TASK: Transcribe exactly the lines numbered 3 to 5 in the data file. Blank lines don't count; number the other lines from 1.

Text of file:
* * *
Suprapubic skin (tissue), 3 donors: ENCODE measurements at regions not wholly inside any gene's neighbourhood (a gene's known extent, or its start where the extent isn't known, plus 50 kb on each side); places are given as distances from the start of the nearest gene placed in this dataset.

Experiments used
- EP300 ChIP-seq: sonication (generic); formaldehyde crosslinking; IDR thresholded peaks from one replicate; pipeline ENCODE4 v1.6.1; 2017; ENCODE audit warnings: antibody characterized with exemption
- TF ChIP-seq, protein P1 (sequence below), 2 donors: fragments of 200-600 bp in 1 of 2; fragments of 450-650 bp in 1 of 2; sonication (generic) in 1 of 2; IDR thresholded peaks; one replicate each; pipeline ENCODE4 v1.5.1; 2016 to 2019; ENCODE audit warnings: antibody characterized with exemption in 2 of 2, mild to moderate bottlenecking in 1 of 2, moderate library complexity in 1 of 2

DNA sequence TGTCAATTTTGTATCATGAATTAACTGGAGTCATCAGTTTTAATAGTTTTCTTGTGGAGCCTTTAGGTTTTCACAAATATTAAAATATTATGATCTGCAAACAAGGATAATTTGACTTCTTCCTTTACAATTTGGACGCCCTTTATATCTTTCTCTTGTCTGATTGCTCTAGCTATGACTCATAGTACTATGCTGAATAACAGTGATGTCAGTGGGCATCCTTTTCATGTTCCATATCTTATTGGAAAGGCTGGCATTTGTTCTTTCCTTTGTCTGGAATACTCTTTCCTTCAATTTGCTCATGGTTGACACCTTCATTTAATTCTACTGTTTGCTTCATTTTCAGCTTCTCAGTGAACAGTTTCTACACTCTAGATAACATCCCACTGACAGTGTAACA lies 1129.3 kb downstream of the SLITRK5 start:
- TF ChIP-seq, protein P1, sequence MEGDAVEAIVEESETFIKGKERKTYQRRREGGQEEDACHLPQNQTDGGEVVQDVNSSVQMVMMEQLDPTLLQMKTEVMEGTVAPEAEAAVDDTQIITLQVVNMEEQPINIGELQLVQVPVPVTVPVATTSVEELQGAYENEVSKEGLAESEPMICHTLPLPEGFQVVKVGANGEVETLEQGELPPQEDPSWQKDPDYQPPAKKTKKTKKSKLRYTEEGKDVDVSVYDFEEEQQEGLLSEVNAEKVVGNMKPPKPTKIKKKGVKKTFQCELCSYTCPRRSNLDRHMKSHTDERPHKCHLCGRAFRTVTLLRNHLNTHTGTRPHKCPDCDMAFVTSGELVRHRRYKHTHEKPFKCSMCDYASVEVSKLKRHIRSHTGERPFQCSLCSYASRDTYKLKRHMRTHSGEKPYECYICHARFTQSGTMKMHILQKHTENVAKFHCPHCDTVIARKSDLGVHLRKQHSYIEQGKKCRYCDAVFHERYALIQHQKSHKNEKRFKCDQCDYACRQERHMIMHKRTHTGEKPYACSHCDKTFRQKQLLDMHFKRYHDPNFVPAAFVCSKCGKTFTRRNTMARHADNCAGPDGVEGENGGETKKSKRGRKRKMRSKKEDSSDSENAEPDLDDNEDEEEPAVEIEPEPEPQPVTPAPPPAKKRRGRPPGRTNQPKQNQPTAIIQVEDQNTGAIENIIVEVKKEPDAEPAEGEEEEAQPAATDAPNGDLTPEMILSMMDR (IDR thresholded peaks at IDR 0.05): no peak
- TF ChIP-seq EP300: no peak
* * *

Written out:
- EP300 ChIP-seq: sonication (generic); formaldehyde crosslinking; IDR thresholded peaks from one replicate; pipeline ENCODE4 v1.6.1; 2017; ENCODE audit warnings: antibody characterized with exemption
- TF ChIP-seq, protein P1 (sequence below), 2 donors: fragments of 200-600 bp in 1 of 2; fragments of 450-650 bp in 1 of 2; sonication (generic) in 1 of 2; IDR thresholded peaks; one replicate each; pipeline ENCODE4 v1.5.1; 2016 to 2019; ENCODE audit warnings: antibody characterized with exemption in 2 of 2, mild to moderate bottlenecking in 1 of 2, moderate library complexity in 1 of 2

DNA sequence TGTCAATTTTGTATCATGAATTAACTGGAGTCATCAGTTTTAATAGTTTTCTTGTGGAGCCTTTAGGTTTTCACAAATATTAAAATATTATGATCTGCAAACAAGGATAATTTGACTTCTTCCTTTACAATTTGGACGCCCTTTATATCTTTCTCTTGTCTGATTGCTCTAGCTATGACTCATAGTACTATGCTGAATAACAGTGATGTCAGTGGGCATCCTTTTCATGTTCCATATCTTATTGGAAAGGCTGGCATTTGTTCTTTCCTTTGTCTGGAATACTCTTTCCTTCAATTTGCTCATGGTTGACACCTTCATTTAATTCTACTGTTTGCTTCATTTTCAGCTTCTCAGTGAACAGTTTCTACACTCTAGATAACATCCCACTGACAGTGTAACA lies 1129.3 kb downstream of the SLITRK5 start: